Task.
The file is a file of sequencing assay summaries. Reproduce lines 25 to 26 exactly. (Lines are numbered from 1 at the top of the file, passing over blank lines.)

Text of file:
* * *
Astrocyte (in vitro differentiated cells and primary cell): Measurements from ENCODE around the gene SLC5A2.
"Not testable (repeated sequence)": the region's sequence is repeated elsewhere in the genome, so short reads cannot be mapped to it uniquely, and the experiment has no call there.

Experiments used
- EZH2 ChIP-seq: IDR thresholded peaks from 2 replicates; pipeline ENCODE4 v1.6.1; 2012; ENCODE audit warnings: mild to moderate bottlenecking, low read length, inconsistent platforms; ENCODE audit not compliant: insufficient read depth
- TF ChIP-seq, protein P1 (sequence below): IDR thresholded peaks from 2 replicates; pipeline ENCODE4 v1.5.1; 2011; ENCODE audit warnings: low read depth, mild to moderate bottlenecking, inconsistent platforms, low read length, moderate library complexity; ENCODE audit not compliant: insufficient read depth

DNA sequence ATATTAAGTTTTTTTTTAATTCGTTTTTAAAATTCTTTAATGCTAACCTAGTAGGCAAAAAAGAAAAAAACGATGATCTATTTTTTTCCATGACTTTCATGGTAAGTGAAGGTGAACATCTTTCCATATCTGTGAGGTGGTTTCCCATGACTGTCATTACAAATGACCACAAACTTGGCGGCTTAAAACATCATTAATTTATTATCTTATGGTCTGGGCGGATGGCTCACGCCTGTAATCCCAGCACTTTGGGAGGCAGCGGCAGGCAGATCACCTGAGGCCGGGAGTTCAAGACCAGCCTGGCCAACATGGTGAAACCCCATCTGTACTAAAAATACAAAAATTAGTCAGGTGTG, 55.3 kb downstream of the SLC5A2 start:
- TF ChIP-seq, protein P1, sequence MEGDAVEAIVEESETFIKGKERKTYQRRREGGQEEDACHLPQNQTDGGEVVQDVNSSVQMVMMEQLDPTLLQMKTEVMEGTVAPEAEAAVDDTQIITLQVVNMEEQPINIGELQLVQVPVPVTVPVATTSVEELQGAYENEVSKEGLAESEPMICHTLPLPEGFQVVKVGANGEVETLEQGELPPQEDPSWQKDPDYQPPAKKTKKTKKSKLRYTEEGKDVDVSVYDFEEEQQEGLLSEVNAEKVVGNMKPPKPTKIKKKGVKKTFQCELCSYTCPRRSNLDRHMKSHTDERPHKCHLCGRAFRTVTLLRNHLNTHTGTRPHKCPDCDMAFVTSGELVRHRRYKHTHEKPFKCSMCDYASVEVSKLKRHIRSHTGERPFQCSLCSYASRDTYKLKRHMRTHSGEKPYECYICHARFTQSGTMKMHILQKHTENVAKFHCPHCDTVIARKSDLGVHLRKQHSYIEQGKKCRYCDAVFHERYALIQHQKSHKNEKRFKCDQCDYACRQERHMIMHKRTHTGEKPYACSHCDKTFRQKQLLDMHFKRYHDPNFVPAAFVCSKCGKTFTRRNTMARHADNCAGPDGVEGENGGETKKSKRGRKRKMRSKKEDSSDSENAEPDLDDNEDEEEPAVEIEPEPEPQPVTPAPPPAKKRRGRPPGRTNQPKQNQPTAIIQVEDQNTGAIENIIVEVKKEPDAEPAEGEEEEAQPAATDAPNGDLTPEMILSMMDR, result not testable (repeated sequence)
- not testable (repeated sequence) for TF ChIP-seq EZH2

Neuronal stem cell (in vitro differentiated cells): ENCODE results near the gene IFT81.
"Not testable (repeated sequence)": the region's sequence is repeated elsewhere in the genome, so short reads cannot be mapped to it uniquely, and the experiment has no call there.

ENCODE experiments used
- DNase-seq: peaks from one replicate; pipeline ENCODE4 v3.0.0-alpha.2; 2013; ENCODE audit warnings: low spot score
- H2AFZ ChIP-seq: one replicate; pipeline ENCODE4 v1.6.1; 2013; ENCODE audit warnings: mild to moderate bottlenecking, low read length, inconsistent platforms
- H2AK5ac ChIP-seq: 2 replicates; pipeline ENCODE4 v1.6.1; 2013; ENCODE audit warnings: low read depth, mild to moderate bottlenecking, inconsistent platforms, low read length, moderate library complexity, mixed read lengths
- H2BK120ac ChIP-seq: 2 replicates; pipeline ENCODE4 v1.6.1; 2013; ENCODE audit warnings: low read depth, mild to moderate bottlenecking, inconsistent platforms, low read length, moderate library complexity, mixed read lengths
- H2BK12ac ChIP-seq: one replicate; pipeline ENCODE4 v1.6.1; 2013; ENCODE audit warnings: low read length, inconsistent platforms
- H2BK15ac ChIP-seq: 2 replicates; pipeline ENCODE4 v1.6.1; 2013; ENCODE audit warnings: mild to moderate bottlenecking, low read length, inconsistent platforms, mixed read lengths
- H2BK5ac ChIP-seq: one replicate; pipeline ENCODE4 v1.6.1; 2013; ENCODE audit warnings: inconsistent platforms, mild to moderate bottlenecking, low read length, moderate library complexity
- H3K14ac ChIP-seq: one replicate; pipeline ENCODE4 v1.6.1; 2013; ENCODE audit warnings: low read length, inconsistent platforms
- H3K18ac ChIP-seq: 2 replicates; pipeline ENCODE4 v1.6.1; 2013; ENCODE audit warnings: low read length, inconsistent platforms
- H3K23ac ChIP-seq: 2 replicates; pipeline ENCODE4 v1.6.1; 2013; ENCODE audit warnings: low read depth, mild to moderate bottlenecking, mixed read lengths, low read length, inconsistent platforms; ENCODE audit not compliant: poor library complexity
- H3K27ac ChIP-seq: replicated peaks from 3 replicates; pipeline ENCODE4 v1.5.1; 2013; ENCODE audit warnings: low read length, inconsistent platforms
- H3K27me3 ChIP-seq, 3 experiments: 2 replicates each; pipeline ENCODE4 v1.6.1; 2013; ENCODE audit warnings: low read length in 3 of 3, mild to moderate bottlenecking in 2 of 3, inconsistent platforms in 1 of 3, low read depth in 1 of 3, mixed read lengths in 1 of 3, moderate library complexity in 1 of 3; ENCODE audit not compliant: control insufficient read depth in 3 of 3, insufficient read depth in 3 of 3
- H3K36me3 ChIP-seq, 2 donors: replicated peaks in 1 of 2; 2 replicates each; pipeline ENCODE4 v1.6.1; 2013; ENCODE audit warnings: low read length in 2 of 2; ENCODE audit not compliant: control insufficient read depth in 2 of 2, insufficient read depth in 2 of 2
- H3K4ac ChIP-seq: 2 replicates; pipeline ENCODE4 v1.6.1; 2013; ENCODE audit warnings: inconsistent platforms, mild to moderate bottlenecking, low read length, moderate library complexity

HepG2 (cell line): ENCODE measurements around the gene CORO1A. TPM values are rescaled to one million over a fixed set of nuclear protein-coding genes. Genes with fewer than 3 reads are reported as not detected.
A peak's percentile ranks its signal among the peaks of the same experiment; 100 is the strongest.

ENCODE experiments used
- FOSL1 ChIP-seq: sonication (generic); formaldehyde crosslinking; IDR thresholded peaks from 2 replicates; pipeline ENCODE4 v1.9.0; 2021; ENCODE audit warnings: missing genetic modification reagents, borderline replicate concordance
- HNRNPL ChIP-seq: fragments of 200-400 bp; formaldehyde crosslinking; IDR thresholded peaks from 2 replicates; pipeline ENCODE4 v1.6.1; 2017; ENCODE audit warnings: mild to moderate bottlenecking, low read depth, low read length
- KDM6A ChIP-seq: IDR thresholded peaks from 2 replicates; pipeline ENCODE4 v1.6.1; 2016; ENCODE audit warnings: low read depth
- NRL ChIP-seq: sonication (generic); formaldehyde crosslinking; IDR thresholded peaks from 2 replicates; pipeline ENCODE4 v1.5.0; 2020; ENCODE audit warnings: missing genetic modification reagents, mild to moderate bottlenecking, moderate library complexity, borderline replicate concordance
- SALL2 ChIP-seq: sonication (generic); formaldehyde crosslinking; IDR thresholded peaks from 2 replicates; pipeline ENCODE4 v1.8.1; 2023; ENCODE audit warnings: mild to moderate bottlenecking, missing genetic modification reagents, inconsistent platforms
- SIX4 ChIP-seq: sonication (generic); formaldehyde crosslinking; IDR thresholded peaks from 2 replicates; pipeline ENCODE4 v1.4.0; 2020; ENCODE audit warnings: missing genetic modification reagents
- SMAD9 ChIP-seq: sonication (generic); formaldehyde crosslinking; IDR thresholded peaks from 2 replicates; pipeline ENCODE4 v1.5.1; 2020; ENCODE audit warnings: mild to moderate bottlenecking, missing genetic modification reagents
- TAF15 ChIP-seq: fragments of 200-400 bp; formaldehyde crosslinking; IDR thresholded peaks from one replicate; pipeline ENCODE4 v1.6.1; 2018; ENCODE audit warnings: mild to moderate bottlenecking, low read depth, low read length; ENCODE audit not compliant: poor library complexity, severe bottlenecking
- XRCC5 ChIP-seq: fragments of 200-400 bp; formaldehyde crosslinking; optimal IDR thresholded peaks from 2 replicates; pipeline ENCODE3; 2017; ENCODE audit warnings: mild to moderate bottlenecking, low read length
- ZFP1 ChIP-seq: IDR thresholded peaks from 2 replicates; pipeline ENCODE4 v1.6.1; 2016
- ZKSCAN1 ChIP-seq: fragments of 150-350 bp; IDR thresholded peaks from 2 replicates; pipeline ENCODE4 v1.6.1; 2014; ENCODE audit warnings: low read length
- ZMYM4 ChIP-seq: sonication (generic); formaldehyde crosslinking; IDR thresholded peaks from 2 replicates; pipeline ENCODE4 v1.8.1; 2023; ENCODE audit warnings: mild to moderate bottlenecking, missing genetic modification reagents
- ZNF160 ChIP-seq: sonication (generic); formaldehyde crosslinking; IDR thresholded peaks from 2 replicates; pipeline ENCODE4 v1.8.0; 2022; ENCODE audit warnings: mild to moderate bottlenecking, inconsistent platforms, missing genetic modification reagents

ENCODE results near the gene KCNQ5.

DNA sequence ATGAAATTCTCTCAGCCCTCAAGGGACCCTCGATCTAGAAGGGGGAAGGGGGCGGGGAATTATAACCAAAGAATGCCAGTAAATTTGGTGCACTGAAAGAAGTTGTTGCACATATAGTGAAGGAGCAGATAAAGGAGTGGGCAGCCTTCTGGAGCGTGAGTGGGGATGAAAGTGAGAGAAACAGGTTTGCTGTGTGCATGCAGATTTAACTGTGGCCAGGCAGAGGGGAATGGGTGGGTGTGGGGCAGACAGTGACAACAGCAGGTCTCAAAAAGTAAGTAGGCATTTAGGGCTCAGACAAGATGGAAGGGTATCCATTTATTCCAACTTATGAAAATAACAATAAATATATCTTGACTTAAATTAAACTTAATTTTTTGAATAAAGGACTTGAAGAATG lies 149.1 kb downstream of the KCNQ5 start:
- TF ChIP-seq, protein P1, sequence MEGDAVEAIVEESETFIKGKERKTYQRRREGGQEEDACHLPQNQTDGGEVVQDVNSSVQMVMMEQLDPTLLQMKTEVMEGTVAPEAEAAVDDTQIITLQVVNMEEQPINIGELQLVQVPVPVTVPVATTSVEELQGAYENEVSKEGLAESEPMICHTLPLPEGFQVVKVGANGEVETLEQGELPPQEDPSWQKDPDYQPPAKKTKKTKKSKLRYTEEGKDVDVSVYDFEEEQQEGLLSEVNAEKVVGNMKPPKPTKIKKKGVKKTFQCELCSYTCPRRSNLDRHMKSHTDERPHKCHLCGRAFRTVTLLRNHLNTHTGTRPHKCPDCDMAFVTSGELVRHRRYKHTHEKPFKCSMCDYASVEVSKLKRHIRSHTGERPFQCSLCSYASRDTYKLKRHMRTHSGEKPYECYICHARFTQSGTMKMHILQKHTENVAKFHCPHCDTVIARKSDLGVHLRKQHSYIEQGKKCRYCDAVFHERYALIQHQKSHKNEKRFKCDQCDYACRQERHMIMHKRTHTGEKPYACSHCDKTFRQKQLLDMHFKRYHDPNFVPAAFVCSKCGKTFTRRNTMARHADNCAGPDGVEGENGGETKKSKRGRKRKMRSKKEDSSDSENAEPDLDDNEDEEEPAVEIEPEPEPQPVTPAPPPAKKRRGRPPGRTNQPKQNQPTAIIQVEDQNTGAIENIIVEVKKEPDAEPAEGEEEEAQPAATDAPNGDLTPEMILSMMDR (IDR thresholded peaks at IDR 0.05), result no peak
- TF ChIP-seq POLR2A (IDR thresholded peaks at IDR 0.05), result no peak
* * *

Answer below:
- H3K4ac ChIP-seq: 2 replicates; pipeline ENCODE4 v1.6.1; 2013; ENCODE audit warnings: inconsistent platforms, mild to moderate bottlenecking, low read length, moderate library complexity

HepG2 (cell line): ENCODE measurements around the gene CORO1A. TPM values are rescaled to one million over a fixed set of nuclear protein-coding genes. Genes with fewer than 3 reads are reported as not detected.